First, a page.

Endurance – A new start for motorcycle endurance in France –

factstudio.de


24 Pictures

factstudio.de

1/24
Ducati 959 Panigale

factstudio.de

2/24
Husqvarna 701 SM, Triumph Speed ​​Triple R, Ducati 959 Panigale, Kawasaki Z 1000 SX

factstudio.de

3/24
Husqvarna 701 SM, Triumph Speed ​​Triple R, Ducati 959 Panigale, Kawasaki Z 1000 SX

factstudio.de

4/24
Husqvarna 701 SM, Triumph Speed ​​Triple R, Ducati 959 Panigale, Kawasaki Z 1000 SX

factstudio.de

5/24
A clever saying goes: "When the flag drops, the bullshit stops …"

factstudio.de

6/24
Husqvarna 701 SM

factstudio.de

7/24
The rubber-mounted handlebar bends slightly forward when braking hard

factstudio.de

8/24
Well coordinated: The single always accelerates smoothly via the ride-by-wire. The hand levers can be adjusted several times

factstudio.de

9/24
Euro 4: The activated carbon filter was housed here

factstudio.de

10/24
Husqvarna 701 SM

factstudio.de

11/24
Kawasaki Z 1000 SX

factstudio.de

12/24
When there is no mountain race coming up, you can enjoy the comfortable seat

factstudio.de

13/24
Eccentric for adjusting the chain tension

factstudio.de

14/24
A look under the pillion seat reveals a clean look instead of cheap plastic. In general, the Kawa looks very well processed

factstudio.de

15/24
Kawasaki Z 1000 SX

factstudio.de

16/24
Triumph Speed ​​Triple R.

factstudio.de

17/24
The adjustment wheels of the high-quality TTX36 shock absorber are easily accessible

factstudio.de

18/24
Arrow slip-ons with an angel sound. Are there in accessories and you want to have them for several reasons

factstudio.de

19/24
The ABS regulates late on "Track". Unfortunately, the brake needs a lot of manual force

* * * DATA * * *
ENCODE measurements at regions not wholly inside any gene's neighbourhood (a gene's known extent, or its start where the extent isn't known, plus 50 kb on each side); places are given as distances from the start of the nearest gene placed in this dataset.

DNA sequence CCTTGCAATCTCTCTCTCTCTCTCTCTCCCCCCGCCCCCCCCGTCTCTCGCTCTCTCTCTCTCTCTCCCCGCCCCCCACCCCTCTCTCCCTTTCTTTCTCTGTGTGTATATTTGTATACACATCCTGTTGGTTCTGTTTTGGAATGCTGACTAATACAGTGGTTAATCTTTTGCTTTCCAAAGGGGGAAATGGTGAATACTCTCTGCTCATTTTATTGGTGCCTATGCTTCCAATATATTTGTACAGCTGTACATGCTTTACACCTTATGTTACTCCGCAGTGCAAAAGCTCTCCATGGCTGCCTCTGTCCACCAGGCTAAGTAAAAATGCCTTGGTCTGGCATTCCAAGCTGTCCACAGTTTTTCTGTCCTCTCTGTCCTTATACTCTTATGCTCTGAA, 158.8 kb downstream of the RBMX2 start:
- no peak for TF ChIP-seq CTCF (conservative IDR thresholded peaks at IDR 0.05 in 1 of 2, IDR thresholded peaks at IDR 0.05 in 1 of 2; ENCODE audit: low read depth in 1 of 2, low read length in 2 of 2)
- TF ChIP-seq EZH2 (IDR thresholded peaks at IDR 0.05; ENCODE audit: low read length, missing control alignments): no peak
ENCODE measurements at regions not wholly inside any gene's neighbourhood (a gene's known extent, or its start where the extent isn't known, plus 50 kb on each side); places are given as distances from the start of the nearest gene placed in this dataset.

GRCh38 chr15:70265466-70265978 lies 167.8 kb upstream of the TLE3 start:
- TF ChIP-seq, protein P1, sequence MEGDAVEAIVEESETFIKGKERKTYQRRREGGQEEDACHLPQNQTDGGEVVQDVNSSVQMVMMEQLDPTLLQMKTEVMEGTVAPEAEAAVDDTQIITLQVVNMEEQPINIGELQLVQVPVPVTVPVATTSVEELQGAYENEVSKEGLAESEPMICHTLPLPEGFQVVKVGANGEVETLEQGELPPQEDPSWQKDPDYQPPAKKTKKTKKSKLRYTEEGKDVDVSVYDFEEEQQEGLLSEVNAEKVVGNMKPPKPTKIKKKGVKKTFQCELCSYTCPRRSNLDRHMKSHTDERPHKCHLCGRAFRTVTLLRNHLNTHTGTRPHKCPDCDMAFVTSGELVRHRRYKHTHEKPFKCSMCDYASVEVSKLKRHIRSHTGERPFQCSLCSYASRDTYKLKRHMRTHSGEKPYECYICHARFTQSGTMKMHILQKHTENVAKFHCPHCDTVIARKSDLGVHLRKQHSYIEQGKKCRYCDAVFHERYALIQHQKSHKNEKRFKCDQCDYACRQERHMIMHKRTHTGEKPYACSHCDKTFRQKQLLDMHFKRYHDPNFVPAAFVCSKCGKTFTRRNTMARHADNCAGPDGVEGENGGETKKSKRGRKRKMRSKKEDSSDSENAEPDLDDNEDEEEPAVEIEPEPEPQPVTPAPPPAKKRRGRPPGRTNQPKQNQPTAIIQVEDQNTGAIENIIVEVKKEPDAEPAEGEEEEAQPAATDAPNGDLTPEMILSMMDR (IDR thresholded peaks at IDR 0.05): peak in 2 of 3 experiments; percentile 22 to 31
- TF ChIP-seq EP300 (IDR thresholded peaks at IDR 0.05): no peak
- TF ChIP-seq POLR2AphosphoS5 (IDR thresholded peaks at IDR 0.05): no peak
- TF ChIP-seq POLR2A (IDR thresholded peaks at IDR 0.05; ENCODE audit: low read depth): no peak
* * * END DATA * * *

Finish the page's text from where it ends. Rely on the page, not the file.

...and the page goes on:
factstudio.de

20/24
Triumph Speed ​​Triple R.

factstudio.de

21/24
Ducati 959 Panigale

factstudio.de

22/24
As with the Speedy R, the menu navigation for the electronic settings is complicated

factstudio.de

23/24
For a super athlete, the brakes seem rather smooth, there is no firm initial bite

factstudio.de

24/24
It’s enough for a few quick laps, then the sitting position becomes torturous

4 bikes in the mountain road test

One, two, three and four cylinders

Content of

Four bikes and a mountain road with curves until you drop. Which machine is the fastest and why? Ducati 959 Panigale, Husqvarna 701 Supermoto, Kawasaki Z 1000 SX and Triumph Speed ​​Triple R in the test.

NOTowl, somewhere in the south of France. Four guys hang around with their motorbikes at the foot of a mountain pass and talk about gasoline. "I believe that there is nothing faster on the mountain than a supermoto," says the guy with a cross helmet and glasses full of conviction. "Nonsense, you don’t need anything more than a high-torque naked bike," believes the fat man. The one with the almost completely worn knee sliders thinks that a super athlete is the cure-all, and the one with the apparently lowest resting heart rate predicts that a strong touring athlete would certainly not be slow on a summit storm.   

Buy complete article

4 bikes in the mountain road test
One, two, three and four cylinders

GPS-supported recording instead of a stopwatch

There is something amusing to imagine now that the old drummer was standing at the top of the hill climb to record the best times of the four mopeds with the stopwatch. Maybe he would say, “Don’t be fooling around, gentlemen. As soon as the flag is waved, I want to see it fly up the mountain in a concentrated manner. The determined time will be an indicator of the efficiency of your machines as well as your motivation! "

A wonderful announcement. That’s how we do it! Instead of a stopwatch operated by a busy teacher, we prefer to rely on GPS-supported recording. The computer can then be used to evaluate which parts of the 5.13-kilometer route show which motorcycle is presented or lost. (Editor’s note: Data collection of the recording, all measured values ​​and the detailed evaluation with awarding of points are available in the article as a PDF for download see below).